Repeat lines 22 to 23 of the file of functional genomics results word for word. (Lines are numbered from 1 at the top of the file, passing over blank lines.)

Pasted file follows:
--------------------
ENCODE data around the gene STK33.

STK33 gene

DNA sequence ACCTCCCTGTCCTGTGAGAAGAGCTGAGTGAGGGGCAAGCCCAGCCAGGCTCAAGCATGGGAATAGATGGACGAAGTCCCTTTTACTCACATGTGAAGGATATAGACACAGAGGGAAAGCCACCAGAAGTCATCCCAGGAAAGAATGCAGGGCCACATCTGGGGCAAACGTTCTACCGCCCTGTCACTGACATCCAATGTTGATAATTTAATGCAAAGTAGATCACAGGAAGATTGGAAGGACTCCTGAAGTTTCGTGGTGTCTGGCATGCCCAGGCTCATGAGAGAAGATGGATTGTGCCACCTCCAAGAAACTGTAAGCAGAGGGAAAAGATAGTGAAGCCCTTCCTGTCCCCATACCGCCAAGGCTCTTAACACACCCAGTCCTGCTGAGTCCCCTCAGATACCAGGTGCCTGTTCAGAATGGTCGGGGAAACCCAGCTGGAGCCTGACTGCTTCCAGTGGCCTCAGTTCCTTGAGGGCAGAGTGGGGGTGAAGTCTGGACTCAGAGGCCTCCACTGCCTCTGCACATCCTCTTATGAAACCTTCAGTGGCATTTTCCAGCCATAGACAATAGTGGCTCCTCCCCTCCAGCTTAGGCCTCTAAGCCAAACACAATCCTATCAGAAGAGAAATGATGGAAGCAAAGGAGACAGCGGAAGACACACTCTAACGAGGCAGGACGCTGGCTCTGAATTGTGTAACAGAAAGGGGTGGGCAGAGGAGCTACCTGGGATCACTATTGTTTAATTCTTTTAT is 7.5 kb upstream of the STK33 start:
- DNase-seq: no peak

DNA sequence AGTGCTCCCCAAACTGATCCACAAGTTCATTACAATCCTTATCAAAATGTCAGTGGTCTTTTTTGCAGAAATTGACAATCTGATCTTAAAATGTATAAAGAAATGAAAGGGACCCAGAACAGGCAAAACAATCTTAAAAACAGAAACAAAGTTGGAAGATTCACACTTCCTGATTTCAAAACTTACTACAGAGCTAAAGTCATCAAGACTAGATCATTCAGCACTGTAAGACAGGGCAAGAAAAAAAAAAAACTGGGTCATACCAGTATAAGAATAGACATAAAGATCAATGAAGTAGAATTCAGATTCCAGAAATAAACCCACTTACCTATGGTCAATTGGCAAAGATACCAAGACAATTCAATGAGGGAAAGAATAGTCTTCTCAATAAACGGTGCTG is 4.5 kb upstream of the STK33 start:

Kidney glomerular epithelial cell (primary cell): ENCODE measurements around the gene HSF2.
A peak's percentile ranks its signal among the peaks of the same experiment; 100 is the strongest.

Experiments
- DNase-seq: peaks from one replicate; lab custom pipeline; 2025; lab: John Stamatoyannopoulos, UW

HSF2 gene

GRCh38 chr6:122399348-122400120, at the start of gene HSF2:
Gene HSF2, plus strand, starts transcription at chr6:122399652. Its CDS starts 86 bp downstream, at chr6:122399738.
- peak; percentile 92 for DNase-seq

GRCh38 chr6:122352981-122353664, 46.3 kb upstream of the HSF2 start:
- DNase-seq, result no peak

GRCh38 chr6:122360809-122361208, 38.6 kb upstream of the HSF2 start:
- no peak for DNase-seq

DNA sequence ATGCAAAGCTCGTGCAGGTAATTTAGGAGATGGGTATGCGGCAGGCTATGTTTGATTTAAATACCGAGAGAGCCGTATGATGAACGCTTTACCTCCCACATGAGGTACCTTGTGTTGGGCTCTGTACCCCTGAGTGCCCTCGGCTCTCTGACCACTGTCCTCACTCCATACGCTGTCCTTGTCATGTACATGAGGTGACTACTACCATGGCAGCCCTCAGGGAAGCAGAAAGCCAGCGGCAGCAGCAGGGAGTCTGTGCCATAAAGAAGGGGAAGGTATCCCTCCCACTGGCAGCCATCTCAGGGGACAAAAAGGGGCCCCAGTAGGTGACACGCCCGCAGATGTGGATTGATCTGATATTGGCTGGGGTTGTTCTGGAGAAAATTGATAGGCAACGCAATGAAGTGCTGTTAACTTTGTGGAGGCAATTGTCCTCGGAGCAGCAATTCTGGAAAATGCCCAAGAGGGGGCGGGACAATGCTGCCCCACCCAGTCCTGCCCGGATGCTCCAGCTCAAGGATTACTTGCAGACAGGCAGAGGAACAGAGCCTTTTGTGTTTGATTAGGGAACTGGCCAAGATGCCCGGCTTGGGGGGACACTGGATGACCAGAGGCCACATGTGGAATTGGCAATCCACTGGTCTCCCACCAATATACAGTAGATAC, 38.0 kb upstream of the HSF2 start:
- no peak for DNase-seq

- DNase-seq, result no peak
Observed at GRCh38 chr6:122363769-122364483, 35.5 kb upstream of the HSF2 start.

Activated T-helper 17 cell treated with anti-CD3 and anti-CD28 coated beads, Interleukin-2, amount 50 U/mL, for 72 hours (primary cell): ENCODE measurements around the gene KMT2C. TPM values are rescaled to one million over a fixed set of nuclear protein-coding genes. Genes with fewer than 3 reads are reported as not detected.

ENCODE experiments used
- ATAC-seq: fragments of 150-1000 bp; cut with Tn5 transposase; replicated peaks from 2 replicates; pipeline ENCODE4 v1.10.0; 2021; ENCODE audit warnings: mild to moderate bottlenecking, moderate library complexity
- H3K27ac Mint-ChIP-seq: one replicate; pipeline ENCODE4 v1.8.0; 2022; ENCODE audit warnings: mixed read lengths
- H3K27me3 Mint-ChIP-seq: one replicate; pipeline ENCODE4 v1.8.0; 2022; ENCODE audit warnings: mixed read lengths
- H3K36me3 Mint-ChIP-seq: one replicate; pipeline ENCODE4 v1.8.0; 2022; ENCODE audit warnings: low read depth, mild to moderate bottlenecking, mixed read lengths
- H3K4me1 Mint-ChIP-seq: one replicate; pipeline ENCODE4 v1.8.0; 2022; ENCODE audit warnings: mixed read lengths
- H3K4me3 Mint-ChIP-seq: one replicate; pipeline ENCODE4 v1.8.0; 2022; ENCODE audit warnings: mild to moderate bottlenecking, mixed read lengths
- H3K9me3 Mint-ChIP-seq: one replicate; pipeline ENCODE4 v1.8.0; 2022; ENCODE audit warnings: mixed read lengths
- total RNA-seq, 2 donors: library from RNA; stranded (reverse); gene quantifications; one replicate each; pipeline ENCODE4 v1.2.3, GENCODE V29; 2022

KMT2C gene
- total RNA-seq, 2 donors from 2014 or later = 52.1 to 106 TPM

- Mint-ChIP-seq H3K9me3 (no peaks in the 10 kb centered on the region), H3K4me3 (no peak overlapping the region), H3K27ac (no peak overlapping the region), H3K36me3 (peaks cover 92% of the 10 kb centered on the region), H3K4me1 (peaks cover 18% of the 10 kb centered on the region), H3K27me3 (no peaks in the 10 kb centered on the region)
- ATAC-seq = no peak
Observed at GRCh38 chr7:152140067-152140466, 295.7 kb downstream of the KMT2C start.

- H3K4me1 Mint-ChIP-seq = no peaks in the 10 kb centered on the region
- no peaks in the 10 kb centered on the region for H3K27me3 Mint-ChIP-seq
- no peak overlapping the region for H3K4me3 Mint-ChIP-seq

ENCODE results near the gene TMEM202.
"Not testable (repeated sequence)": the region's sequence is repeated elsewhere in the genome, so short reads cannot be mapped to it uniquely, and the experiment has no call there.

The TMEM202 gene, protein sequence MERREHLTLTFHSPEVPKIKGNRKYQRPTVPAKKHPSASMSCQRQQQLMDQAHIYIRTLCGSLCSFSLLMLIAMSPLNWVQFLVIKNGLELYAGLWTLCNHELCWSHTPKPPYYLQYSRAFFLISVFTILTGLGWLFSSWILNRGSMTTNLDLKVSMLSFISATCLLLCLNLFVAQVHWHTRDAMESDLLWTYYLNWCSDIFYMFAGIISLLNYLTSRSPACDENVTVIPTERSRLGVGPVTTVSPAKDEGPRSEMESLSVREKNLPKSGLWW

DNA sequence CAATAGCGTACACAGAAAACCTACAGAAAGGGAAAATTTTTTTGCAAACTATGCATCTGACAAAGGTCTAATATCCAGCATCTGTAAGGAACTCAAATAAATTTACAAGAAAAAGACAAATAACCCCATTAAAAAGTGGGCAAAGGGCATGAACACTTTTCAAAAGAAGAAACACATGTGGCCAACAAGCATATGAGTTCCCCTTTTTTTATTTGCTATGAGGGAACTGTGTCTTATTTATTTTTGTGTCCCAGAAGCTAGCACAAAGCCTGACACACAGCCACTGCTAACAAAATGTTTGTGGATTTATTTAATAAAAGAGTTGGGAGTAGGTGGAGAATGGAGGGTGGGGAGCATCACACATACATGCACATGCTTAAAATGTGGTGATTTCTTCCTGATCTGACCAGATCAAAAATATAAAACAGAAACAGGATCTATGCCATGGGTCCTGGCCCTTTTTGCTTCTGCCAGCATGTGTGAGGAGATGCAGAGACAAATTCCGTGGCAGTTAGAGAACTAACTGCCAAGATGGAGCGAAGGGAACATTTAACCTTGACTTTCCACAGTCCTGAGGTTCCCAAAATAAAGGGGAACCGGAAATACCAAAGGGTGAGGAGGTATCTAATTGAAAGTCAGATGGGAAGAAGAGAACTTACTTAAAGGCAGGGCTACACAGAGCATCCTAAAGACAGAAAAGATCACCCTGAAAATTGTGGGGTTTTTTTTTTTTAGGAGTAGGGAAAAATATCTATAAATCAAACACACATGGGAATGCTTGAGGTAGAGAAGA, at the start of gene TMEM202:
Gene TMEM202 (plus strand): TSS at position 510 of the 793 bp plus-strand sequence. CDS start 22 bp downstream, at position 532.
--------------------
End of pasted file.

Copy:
Activated T-helper 17 cell treated with anti-CD3 and anti-CD28 coated beads, Interleukin-2, amount 50 U/mL, for 72 hours (primary cell): ENCODE measurements around the gene KMT2C. TPM values are rescaled to one million over a fixed set of nuclear protein-coding genes. Genes with fewer than 3 reads are reported as not detected.

ENCODE experiments used